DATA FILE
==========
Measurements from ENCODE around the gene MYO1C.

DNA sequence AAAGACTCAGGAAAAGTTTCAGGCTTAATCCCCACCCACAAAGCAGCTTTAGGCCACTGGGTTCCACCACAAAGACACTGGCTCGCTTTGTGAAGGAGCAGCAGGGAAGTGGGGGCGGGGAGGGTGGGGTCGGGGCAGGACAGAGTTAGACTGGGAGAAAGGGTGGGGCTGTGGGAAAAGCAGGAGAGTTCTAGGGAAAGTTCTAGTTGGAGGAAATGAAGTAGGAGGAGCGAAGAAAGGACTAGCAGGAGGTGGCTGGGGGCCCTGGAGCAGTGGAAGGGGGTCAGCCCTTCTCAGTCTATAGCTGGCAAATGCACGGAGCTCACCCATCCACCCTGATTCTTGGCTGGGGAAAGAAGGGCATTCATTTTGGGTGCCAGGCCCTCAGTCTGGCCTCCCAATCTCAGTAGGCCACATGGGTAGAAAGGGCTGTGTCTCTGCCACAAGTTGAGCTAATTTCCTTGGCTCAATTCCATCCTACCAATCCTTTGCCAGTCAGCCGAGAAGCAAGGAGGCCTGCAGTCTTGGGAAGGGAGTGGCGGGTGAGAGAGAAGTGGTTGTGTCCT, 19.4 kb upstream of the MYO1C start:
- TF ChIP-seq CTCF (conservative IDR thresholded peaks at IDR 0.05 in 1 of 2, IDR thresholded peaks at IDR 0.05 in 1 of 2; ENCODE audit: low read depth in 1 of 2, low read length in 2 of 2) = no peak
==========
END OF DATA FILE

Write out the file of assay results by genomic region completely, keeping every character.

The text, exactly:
Measurements from ENCODE around the gene MYO1C.

DNA sequence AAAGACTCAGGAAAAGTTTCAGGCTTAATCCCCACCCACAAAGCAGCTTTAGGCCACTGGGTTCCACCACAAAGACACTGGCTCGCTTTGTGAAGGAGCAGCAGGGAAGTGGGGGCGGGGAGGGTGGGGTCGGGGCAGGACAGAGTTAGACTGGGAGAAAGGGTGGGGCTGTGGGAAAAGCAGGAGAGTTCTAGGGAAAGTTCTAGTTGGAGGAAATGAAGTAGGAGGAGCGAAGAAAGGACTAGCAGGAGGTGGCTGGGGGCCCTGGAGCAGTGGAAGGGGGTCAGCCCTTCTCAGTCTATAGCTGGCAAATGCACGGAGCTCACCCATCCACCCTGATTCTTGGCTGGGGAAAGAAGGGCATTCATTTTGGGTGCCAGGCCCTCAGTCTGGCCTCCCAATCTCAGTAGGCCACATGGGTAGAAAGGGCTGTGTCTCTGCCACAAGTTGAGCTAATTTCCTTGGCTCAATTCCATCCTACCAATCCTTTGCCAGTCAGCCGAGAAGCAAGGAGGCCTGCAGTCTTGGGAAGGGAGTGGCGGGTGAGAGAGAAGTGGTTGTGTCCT, 19.4 kb upstream of the MYO1C start:
- TF ChIP-seq CTCF (conservative IDR thresholded peaks at IDR 0.05 in 1 of 2, IDR thresholded peaks at IDR 0.05 in 1 of 2; ENCODE audit: low read depth in 1 of 2, low read length in 2 of 2) = no peak